The end of the social in art?
Very nice article by Catherine Francblin in Art Press for all those who wish to understand the issues underlying the current discourse on art. To confront these thoughts with their own feelings and reflections. The title of this paper, entitled "On Art and Activism", clearly indicates its orientation. But its scope is far greater than that of yet another essay on the art of form and the world in substance. There is no question here as to whether the painter of Guernica was indeed a pacifist.
Criticism of criticism
It all begins with a microscopic examination of the critic himself. This phenomenon has often been denounced here: the press needs new artists every month who can compete in interest with the great figures of art that it cannot write about for years in each issue. Unlike Rock&Folk, whose covers have been open to the Rolling Stones for 60 years. In art, fortunately, it is our duty to renew ourselves!
New artists do not provide enough fresh meat for the machine. So we dig up and recycle creators who were considered second-rate in their time compared to monuments like Kandinsky, Picasso, Warhol... Is this practice assumed and systematized? Is it industrialized? Catherine Francblin is visibly circumspect about the "strange" unanimity with which this archaeology of the underestimated artistic League 2 is undertaken. She even sees in it a potential "distinctive mark of our time". With, at the end of the day, "a new tiering of values and a new cartography". Translate: a new cartography of modern and contemporary art.
Forgotten by History
What are we to make of this idea of rewriting history worthy of George Orwell's dystopian 1984? That the phenomenon is not limited to art? In art, in any case, this work of rehabilitating the forgotten of life, especially social and political, is everywhere. Critics take several examples. The most emblematic and most consequential is the exhibition at the Centre Pompidou entitled "Elles font l'Abstraction". A hundred or so hitherto "invisible" female artists are presented in a "pleasant" exhibition, but which only touches on the question of the complexification and diversification of abstract art generated by this increase in the number of abstract artists.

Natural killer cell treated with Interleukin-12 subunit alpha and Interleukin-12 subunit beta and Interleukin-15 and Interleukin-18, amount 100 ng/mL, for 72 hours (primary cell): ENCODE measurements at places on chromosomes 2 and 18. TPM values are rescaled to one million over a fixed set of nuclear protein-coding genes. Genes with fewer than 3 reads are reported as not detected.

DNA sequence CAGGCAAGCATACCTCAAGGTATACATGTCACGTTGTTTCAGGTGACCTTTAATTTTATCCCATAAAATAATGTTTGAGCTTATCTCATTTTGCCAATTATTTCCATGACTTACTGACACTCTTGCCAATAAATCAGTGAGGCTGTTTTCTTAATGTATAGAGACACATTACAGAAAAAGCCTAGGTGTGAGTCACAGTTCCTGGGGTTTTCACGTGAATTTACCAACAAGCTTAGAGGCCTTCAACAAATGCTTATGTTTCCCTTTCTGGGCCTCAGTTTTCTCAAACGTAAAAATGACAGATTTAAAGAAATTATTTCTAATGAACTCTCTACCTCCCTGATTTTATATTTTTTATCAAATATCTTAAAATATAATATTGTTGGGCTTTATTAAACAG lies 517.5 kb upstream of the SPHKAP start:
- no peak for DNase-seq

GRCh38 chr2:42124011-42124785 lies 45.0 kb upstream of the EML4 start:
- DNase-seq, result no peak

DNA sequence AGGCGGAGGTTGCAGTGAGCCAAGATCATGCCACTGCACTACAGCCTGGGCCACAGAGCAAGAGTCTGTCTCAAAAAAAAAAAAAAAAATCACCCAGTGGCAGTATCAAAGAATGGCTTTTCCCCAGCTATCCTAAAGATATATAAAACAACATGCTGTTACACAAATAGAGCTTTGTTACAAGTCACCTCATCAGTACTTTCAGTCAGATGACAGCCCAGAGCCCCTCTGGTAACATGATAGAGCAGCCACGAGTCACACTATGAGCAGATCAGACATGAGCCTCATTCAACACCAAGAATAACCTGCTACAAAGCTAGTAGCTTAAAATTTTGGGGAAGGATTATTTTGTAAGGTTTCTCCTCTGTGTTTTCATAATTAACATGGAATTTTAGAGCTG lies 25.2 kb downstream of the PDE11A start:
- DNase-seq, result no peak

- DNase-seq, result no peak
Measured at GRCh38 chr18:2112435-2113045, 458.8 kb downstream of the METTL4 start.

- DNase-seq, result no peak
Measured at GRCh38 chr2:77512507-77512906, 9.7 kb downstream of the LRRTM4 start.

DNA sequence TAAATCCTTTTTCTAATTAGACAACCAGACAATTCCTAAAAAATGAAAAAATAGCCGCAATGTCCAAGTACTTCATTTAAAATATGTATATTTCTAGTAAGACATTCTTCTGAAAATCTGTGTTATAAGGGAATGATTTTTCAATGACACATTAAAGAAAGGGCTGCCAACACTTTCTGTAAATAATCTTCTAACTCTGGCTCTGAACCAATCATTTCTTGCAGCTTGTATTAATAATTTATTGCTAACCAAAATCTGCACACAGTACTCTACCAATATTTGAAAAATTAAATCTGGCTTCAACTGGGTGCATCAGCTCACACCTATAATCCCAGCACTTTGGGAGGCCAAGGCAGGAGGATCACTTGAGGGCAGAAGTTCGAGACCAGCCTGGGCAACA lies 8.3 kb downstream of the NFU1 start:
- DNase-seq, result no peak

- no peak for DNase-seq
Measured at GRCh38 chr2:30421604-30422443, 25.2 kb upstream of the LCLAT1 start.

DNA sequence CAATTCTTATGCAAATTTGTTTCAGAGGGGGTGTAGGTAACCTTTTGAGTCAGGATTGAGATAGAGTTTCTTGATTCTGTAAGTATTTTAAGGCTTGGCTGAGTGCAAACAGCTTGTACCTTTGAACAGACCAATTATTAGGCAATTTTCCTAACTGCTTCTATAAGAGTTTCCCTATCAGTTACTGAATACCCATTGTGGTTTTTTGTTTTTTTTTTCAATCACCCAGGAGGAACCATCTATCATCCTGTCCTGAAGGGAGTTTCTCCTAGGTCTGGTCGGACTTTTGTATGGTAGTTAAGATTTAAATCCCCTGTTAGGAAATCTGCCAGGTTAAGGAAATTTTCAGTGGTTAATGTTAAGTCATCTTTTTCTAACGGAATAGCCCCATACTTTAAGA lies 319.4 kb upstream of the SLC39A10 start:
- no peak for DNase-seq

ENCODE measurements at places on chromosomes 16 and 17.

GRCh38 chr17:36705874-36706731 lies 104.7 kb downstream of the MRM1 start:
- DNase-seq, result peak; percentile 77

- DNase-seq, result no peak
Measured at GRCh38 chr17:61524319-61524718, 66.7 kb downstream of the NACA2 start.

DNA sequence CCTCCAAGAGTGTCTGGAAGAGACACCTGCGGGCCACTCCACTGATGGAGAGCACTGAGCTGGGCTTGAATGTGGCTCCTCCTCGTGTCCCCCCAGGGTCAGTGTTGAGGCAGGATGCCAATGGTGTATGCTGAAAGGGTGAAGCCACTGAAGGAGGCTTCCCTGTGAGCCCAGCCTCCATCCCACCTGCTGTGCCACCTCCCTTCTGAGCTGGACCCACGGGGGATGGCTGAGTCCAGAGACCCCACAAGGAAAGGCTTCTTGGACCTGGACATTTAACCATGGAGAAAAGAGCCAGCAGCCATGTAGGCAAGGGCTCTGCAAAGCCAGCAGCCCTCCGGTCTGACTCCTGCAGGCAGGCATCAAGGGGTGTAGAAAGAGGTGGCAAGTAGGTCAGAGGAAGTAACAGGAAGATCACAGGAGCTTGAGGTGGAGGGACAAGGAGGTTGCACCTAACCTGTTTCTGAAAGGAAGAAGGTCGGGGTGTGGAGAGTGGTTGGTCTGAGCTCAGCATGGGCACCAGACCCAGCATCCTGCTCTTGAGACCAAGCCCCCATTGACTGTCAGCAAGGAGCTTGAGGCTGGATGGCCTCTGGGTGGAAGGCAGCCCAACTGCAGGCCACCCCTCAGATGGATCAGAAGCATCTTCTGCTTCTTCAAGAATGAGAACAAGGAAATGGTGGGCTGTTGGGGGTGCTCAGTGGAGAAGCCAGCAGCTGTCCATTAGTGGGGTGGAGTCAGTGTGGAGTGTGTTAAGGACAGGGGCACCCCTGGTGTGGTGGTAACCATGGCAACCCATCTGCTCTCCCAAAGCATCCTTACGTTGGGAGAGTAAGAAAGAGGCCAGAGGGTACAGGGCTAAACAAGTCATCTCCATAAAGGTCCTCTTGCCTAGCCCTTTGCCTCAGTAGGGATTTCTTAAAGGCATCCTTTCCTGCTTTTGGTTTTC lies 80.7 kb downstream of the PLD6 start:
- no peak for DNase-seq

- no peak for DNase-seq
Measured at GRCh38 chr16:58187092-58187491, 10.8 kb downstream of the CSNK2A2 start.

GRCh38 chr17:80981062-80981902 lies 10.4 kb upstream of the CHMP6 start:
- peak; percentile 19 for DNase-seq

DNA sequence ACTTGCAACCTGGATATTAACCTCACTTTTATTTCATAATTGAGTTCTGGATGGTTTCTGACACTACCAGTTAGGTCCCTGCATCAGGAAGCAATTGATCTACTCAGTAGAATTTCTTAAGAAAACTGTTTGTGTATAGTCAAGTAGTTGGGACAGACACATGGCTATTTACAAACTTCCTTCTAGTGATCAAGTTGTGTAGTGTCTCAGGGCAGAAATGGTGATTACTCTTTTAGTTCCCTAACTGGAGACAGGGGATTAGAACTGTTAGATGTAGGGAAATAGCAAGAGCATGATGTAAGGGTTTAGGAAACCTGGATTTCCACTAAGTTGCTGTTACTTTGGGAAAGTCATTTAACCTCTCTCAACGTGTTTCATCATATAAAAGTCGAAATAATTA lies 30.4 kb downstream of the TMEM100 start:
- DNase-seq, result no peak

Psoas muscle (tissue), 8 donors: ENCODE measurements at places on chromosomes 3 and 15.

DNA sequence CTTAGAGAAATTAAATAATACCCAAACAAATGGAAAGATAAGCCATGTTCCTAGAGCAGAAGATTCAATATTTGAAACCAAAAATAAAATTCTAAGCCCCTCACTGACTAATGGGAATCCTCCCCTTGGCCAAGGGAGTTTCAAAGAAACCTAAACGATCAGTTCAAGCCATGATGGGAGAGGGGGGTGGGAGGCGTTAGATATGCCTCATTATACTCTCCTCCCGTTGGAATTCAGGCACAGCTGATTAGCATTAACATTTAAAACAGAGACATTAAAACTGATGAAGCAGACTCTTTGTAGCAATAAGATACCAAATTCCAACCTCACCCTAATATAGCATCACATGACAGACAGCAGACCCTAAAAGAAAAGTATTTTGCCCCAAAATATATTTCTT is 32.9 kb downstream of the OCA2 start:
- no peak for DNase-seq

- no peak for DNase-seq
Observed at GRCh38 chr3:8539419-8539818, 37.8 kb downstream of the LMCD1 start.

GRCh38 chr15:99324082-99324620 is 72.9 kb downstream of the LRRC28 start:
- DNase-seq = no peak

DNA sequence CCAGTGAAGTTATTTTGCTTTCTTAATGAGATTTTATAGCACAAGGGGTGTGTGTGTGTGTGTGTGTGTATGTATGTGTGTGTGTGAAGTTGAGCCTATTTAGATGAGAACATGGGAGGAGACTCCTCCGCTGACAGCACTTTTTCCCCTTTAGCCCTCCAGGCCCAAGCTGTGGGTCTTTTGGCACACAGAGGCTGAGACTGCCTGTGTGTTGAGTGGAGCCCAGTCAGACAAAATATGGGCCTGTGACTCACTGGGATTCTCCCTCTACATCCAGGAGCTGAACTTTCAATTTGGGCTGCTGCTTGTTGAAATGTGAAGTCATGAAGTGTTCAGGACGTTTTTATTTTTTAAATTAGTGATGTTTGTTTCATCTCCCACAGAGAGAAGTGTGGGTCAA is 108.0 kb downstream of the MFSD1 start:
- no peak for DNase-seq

What emerges is a simple enrichment of "remarkable works" from this period of humanity's heritage. But no revolution. The same questions were obviously being asked silently in the female shadow and in the limelight and in front of the male microphones. The most pitiful inequality has obviously weighed in. But what about the rare female exceptions in the artistic gotha? Faced with the spectres of all these so-called equally despised talents, one is almost afraid to concede that Sonia Delaunay has obviously gained her fame through the lottery or through a canape promotion. Like Lydia Clark in Brazil? And the representatives of the Polish and Russian avant-garde, Goncharova, Popova or Kobro?
The same applies to the project Not Fully Human, Not Human at All, set up by Kadist. A selection of 1,600 works from the five continents ultimately gives rise to an exhibition of ten artists united under the banner of "dehumanisation" with an "imperialist" and obviously "colonialist" tendency. But everyone obviously wants a great artistic "decompartmentalization". Between artists' genres as well as between distinct arts. So it's good that art seems to be the ideal medium to spread political and social messages. If it does this job well and brings it to a conclusion, the world will be more beautiful. And art, by handing in its apron, will perhaps be allowed to speak to us about itself again.
To conclude, Catherine Francblin takes a step ahead of this future spirit of openness by giving us, in the midst of the hustle and bustle, the names of her discoveries made on the road: Jacoda Buic, llona Keserü, Gego, Falkenstein and Ruth Asawa. Very classy.
Illustration: Kapwani Kiwanga - The Marias 2 - 2020